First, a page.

Neighborhood captains for a program spearheaded by Impact Corry will offer a grant opportunity to residents, and captains are canvassing neighborhoods to speak to as many people as possible for inclusion in the home and street beautification program.
The Renaissance Block Matching Grant Program is being offered by Erie County Gaming Revenue Authority as a dollar-for-dollar match for homeowners, up to $5,000 per home, to complete exterior improvements.
There are four neighborhoods in Corry being considered for inclusion when the grant application is submitted.
There is a list of criteria ECGRA is looking for in applications, including consecutive houses wanting to participate, neighborhood organization, effective communication between neighbors and community investment.
The application process to receive the ECGRA grant was supposed to open in November but did not. Impact Corry Community Development Director Chuck Gray is expecting the grant to be opened in December and needs to have improvement commitments from neighborhoods by Dec. 20 at 5 p.m., in order to narrow down which neighborhoods will be included in the ECGRA application.
While borders could be altered at a later date for better inclusion, eligible homes are as south as West Washington Street, east to Wayne Street, north to Bond Street including the south side of East Irving Street between Wright Street and Wayne Street, and west to Mead Avenue.
A Facebook page called Our Town Corry has been created to provide the public with more information as it is released.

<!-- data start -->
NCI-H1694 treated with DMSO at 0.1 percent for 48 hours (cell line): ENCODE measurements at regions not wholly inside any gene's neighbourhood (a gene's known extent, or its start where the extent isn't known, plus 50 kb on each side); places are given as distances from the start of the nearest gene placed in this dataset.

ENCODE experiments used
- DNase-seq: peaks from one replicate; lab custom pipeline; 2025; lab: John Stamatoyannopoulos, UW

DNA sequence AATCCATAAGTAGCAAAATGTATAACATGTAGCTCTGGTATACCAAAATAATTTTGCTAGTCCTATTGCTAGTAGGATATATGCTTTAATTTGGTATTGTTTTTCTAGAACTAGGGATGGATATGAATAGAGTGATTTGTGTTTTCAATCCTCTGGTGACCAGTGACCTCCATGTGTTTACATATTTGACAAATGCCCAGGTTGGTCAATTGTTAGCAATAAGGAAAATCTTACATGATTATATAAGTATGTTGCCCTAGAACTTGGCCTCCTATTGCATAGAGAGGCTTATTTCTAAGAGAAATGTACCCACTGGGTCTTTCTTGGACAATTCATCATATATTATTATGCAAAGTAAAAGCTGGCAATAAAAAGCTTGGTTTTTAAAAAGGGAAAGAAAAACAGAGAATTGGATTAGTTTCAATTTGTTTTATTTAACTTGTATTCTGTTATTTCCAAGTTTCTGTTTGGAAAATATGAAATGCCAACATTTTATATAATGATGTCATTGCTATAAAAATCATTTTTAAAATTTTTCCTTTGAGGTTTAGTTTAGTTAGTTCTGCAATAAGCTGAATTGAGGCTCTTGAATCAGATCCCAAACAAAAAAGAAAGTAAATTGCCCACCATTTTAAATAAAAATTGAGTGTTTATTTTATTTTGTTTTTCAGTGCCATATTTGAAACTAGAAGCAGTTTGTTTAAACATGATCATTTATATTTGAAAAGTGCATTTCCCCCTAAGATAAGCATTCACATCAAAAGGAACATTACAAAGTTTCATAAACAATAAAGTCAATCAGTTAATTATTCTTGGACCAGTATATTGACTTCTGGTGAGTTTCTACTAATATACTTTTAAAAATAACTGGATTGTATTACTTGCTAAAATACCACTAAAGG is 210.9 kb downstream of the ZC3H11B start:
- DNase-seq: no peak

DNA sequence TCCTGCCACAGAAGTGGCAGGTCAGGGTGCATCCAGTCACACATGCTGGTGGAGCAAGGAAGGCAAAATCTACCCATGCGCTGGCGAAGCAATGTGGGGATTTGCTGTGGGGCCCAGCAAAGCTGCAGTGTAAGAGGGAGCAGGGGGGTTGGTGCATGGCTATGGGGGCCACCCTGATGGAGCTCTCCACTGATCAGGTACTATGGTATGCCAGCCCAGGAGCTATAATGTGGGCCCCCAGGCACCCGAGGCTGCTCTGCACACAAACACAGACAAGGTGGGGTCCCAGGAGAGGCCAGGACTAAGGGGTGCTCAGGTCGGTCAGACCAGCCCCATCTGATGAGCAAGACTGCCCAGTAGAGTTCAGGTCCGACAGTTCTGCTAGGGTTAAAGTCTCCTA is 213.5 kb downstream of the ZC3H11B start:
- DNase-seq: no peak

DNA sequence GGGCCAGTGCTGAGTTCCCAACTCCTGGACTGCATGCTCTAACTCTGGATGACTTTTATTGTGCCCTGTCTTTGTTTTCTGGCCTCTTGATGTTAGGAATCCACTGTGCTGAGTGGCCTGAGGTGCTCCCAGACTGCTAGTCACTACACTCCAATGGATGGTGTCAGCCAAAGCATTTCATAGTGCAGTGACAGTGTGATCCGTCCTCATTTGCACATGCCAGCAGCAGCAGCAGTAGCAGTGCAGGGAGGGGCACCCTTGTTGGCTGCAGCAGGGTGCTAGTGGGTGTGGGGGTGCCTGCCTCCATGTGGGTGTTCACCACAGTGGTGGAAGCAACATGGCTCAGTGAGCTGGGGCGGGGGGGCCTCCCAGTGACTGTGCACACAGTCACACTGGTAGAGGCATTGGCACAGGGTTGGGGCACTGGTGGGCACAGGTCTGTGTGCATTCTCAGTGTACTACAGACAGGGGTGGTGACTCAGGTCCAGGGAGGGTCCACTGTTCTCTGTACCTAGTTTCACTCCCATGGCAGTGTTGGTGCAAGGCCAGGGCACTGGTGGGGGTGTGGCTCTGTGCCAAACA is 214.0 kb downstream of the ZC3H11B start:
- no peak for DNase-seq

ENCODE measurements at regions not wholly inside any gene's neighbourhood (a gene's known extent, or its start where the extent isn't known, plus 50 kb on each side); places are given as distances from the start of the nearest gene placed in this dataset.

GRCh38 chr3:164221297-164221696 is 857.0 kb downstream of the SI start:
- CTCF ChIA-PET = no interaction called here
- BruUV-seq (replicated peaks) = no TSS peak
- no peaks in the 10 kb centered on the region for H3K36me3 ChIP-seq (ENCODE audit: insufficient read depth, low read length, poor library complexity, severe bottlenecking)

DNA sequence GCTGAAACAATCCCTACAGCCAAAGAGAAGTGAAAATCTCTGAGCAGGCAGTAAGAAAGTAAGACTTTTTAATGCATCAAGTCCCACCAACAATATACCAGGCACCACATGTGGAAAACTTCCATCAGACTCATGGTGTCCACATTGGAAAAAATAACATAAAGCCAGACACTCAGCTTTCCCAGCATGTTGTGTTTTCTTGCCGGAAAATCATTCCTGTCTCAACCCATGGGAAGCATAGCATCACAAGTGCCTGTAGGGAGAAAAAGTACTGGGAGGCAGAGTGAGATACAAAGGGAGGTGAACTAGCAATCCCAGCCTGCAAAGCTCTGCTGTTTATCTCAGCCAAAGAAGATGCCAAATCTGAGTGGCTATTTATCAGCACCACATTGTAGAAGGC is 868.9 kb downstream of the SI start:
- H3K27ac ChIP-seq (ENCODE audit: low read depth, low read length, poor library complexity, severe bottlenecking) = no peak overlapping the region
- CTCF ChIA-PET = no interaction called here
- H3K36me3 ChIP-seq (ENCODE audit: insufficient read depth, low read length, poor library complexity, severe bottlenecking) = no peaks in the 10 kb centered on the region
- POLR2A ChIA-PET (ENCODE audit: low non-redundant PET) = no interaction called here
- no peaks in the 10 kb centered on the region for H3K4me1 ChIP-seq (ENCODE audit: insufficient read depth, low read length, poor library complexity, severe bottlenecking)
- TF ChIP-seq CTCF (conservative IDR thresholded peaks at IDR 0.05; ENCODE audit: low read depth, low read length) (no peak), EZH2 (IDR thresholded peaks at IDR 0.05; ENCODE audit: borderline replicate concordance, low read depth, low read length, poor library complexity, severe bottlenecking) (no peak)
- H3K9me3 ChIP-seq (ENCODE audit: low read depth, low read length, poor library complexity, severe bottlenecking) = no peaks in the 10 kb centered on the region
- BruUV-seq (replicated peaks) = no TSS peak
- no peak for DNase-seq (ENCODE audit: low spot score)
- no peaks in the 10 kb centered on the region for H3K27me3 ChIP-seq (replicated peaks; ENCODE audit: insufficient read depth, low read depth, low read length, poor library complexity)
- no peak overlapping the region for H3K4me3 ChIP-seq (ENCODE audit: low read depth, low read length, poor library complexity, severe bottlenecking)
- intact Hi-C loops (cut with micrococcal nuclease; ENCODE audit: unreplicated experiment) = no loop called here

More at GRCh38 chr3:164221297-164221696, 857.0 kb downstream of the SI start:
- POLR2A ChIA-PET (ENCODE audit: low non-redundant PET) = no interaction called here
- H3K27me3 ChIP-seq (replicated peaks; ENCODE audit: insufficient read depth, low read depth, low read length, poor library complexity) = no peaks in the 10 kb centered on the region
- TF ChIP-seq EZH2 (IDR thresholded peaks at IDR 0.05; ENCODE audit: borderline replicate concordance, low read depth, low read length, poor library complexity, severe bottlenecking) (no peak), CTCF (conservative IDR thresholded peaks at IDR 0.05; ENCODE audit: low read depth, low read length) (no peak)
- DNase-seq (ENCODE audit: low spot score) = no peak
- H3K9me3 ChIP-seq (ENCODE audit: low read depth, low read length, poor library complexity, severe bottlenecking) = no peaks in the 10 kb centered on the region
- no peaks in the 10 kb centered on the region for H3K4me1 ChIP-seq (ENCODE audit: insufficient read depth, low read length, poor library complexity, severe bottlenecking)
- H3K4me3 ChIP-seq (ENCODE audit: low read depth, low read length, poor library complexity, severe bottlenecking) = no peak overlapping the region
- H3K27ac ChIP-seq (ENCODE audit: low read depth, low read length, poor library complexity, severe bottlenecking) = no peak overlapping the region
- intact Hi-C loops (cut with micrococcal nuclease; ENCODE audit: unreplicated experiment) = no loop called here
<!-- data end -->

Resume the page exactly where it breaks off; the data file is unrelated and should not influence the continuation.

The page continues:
Neighborhood block captains chosen so far are Jeff and Tracy Sproveri, Holly Wood, Kenneth Smith, Linda and Rick Brown, Leonard Baker, Nick Heil and Dale Henderson.
Each block captain is choosing his or her own strategy to reach out to neighbors, but each one will be explaining the program and will have applications for those who are interested.
"Interest and organization is what we are trying to gauge," Gray said.
The Browns plan to knock on doors as a team in the neighborhood of Wright and Wayne streets.
"Basically, we are going to tell them about the program, the possibility of grants and ask them what kind of improvements they might want to do in the next couple of years," Rick Brown said.
Every captain is familiar with the program and can answer questions to guide residents in finding a project that is eligible.
Smith has already started going door to door in his neighborhood, explaining the program and gathering interest.
"You can't complain about all the bad things in town if you're not willing to step up and do something for yourself, so I felt I needed to be a part of it and try to make a difference," Smith said.
Smith said he lives in a "working neighborhood," referring to his neighbors as hard working residents and has gotten positive response from neighbors for participation in a program that will help pay for half of home improvements.
Baker has also started visiting neighbors and gathering interest. He has received positive responses.
"I wanted to get involved in the community to help better it," Baker said. "We have a good community but I want the community to grow and bring good people to Corry," Baker said.
Heil is starting on Bond Street and working his way out from there.
Heil said he looks at volunteering as a neighborhood captain as a chance to improve the city and feels that it corresponds with the work he does in his day job as the city of Corry business manager, even though the city is not involved with this program.
"I thought it made perfect sense for me to be as involved as I can with this project," Heil said.
After all applications are in to Gray, she will be able to narrow down which neighborhood is put on the ECGRA application based on things like the amount of interest.
More information can be found on the Our Town Corry Facebook page, or by calling 814-664-3884.